Smartt says she is unclear on whether the abovementioned examples assist with mental health issues in the workplace, but, to address mental health issues in the workplace, employers need to engage in a dialogue with their employees to understand what issues they are facing.

What is clear is that employees need to be able to discuss mental health concerns without a fear of jeopardising their careers.’

How should employment law change?

Fudia Smartt suggests employers have both statutory and common law obligations to take steps to ensure the health, safety and welfare of their employees while at work. For example, Smartt says, under the Management of Health and Safety at Work Regulations 1999, SI 1999/3242, employers are obliged to:

  • undertake ‘suitable and sufficient’ assessments of the health and safety risks to which employees are exposed at work
  • implement measures to address the risks identified from the assessments carried out
  • provide ‘comprehensible and relevant information’ to employees about the risks to their health and safety at work

Smartt says: ‘Arguably, the law already has suitable provisions in place for employers to address mental health issues, as it draws no distinction between physical or mental health risks posed to employees in the workplace.’

Smartt also suggested that perhaps what needs to change is the enforcement mechanism under the existing statutory health and safety laws: ‘Currently, the health and safety legislation we have in place does not enable an employee to sue their employer directly for damages for non-compliance. The HSE determines which employers to commence enforcement action against and the penalties levelled on employers by the HSE are criminal sanctions.’

Given that such claims need to meet the criminal burden of proof of beyond reasonable doubt, Smartt says, such claims will be more difficult to successfully prosecute than if a civil burden of proof (balance of probabilities) applied.

‘I also suspect,’ Smartt continues, ‘that not many employees actually report health and safety concerns to the HSE for it to be fully aware of issues in workplaces.’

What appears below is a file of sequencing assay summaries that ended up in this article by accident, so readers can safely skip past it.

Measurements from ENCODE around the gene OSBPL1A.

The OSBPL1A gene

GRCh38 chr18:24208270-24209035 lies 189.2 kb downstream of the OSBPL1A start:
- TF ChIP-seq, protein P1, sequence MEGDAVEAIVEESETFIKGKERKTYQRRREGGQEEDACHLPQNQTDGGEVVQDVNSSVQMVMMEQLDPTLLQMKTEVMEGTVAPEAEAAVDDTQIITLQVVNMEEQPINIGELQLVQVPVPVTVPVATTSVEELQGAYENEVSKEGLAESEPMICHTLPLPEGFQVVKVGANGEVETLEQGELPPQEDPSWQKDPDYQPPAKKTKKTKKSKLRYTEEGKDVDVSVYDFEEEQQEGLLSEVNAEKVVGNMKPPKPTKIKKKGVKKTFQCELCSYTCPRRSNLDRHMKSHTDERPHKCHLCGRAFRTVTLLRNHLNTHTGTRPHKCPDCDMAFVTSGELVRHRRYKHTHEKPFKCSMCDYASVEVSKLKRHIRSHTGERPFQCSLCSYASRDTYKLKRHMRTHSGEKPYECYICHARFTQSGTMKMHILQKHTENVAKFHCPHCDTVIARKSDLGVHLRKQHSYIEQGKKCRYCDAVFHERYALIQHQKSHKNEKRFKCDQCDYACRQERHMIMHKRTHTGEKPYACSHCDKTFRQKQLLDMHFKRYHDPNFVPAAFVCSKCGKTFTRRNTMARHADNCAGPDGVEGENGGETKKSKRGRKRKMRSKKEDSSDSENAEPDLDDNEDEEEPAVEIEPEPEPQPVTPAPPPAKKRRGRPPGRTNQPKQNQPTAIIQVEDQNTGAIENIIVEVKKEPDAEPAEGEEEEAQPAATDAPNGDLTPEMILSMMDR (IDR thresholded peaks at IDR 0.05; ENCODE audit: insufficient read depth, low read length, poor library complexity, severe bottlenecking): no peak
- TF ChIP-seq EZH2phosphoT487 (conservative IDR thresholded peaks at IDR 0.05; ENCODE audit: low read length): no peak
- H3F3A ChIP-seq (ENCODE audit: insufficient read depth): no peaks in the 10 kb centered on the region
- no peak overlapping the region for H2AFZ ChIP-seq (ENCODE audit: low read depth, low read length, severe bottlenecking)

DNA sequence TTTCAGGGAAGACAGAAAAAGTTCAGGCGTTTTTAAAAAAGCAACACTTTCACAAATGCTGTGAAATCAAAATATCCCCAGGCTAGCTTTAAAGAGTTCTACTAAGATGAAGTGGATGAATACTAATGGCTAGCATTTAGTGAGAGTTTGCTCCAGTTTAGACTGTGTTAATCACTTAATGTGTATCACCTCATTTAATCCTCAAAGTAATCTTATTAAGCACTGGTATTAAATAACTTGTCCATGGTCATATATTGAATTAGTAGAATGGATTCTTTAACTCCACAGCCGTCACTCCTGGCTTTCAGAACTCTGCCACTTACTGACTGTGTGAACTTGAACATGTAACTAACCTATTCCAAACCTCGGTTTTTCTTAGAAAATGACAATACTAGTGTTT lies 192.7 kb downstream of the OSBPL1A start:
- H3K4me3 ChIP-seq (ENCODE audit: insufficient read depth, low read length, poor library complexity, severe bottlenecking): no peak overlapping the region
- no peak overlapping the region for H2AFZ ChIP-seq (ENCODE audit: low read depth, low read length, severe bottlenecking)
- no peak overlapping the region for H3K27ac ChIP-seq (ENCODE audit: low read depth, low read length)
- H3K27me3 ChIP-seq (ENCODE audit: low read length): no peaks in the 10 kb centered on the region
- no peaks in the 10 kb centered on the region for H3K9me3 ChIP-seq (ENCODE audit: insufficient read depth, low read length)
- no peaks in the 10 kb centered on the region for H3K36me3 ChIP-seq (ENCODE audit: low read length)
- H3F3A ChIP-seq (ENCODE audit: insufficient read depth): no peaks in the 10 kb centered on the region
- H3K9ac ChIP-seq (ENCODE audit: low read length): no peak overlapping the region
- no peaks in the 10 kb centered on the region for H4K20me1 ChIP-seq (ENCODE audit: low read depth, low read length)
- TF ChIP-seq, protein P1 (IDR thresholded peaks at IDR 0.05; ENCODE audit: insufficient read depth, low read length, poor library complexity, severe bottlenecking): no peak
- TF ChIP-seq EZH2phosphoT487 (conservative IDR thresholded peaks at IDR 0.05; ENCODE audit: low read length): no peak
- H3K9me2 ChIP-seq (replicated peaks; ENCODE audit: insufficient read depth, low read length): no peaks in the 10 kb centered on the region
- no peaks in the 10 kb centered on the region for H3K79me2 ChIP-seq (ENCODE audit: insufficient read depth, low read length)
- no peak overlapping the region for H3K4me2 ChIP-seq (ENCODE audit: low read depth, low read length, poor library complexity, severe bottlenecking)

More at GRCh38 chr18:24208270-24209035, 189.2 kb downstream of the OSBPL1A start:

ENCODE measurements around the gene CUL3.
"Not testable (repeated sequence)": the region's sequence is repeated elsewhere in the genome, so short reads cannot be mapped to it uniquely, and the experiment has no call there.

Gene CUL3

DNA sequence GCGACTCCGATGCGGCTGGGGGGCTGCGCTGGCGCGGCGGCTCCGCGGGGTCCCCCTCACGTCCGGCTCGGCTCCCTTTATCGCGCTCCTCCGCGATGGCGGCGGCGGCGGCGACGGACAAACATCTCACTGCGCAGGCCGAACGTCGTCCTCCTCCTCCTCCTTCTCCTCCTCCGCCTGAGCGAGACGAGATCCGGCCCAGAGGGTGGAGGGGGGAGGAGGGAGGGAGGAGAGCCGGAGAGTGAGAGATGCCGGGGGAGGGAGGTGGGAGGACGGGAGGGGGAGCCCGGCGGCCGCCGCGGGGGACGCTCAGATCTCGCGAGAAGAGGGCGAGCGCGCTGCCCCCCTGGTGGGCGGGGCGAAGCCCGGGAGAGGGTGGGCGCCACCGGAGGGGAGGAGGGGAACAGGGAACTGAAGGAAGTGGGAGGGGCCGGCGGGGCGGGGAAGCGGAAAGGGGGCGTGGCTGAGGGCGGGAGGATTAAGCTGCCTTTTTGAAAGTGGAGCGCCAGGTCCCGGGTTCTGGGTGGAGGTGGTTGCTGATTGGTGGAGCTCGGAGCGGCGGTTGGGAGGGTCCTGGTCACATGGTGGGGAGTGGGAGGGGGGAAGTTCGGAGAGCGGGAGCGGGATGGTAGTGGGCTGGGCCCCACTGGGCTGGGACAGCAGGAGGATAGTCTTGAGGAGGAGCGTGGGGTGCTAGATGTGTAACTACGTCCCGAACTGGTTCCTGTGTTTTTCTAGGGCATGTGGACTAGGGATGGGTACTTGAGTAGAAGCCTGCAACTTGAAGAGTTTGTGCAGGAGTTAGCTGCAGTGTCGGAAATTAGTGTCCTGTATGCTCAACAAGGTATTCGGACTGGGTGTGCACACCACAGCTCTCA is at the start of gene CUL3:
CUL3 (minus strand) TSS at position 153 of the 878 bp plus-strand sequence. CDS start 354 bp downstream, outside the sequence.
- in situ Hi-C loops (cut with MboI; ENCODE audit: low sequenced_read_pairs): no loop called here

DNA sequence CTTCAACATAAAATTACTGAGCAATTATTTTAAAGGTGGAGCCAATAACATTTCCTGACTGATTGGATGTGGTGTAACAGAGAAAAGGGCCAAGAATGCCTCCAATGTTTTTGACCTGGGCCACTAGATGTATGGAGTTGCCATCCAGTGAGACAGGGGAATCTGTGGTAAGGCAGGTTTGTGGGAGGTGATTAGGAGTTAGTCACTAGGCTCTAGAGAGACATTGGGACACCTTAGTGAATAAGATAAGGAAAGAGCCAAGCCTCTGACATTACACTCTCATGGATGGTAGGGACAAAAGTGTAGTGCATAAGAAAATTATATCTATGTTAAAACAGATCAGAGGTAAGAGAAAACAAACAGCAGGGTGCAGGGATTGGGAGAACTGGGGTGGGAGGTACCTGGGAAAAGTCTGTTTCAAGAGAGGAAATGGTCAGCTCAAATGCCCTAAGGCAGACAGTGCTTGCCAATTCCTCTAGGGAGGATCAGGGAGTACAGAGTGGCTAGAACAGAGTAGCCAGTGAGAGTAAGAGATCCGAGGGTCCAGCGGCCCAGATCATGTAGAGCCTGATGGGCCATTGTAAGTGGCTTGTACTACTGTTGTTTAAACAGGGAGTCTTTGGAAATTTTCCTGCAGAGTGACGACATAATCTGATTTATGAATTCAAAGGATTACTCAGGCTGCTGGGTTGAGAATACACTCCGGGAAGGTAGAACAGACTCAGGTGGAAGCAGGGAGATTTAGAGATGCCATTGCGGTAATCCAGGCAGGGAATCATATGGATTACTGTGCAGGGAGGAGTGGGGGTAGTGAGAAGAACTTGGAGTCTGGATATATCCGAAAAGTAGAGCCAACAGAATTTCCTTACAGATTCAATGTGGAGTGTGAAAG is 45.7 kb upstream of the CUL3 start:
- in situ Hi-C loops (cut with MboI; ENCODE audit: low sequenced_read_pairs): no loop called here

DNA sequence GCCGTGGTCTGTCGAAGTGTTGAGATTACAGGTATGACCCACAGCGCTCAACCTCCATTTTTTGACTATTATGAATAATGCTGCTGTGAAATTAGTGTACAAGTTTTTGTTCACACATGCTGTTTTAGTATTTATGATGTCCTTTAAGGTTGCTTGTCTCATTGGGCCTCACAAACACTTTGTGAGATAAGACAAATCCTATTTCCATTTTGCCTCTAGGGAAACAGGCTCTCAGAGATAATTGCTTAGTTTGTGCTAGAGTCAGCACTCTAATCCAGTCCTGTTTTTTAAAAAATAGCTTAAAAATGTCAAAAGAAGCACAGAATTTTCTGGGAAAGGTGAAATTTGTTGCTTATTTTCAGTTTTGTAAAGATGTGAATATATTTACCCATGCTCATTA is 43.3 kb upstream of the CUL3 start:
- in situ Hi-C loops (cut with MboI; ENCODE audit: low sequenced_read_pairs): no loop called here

Smartt says that attitudes towards mental health in the workplace might change if, for example, employees could sue their employers directly for failing to consider the mental as well as physical risks exposed to employees at work.

This is particularly true, Smartt argues, given that succeeding in personal injury claims arising from stress in the workplace or disability discrimination claims can be particularly difficult.  To this end, Smartt also comments that the judicial approach towards personal injury claims and mental health needs to change to offer greater parity in approach regarding how physical and mental injuries are dealt with.

What are the chances of radical change?

Smartt wonders, if any of the above were to occur, whether the UK would make radical changes such as adopting a right to disconnect law similar to that in France (eg, the right not to engage in work-related e-mails or messages during non-work hours) to minimise the mental health risks associated with working in an ever-connected world.

Given the constant reporting of stress in the workplace being at epidemic levels, Smartt says, ‘it is clear that the status quo cannot continue and action needs to be taken sooner rather than later.’

Further Reading

What are the best resources for lawyers seeking help?

Some helpful resources for lawyers include:

  1. LawCare helpline 0800 279 6888
  2. LawCare partnerships
  3. The Bar Council—‘Wellbeing at the Bar’
Filed Under: Practice of Law